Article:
Nuclear power stations convert heat energy produced from a nuclear fission chain reaction into electricity.
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Heat generated inside a nuclear reactor core from nuclear fission is used to convert water into steam, which then drives an electric turbine alternator.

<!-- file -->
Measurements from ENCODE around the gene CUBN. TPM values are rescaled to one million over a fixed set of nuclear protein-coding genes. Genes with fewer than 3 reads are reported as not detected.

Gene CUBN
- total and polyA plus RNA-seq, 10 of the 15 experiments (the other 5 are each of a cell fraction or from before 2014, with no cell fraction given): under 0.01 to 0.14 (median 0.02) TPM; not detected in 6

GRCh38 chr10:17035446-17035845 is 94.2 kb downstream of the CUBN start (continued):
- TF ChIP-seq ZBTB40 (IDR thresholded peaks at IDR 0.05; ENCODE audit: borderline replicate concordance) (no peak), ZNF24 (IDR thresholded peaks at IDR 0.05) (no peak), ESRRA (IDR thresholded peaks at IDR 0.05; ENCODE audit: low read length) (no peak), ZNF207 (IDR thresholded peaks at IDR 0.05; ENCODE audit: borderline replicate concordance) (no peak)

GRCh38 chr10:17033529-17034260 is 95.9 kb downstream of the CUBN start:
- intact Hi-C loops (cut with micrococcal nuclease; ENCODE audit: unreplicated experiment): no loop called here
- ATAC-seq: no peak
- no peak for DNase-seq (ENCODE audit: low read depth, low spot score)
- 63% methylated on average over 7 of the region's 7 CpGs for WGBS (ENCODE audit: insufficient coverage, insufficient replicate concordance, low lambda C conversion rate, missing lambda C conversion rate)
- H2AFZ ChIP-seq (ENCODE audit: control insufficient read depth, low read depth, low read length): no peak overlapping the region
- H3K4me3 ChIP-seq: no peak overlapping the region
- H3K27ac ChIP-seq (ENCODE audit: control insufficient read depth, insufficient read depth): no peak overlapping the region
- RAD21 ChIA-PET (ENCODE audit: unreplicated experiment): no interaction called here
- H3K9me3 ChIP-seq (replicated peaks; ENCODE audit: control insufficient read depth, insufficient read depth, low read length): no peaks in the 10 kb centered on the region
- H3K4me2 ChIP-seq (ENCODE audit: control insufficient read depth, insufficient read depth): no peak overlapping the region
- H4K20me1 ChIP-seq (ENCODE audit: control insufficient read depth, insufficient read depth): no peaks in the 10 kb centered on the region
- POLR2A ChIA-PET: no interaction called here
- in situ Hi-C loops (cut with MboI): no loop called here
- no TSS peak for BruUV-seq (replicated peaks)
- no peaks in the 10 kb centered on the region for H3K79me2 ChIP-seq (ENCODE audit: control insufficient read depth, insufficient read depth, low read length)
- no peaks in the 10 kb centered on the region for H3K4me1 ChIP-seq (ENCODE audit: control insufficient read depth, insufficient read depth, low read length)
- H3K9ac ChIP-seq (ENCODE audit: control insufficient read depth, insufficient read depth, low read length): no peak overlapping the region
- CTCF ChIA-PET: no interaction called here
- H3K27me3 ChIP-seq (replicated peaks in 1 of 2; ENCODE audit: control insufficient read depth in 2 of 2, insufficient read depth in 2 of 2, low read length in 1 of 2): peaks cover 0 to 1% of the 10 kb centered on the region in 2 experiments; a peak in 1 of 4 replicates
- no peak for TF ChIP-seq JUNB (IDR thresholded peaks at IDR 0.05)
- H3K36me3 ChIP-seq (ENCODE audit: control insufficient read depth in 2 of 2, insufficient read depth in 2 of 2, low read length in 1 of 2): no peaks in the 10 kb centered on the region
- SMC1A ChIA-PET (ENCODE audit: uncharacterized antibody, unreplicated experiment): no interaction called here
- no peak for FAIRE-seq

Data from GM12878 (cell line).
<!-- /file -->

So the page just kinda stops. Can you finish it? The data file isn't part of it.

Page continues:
As the turbine spins it produces alternating current (AC) electricity which is supplied to the national electricity grid. The steam is recondensed into water, usually by external seawater cooling and then recirculated back inside the reactor. For cooling reasons nuclear reactors are normally constructed near the coastline. Nuclear reactors built inland must be sited near large rivers and also generally use cooling towers.
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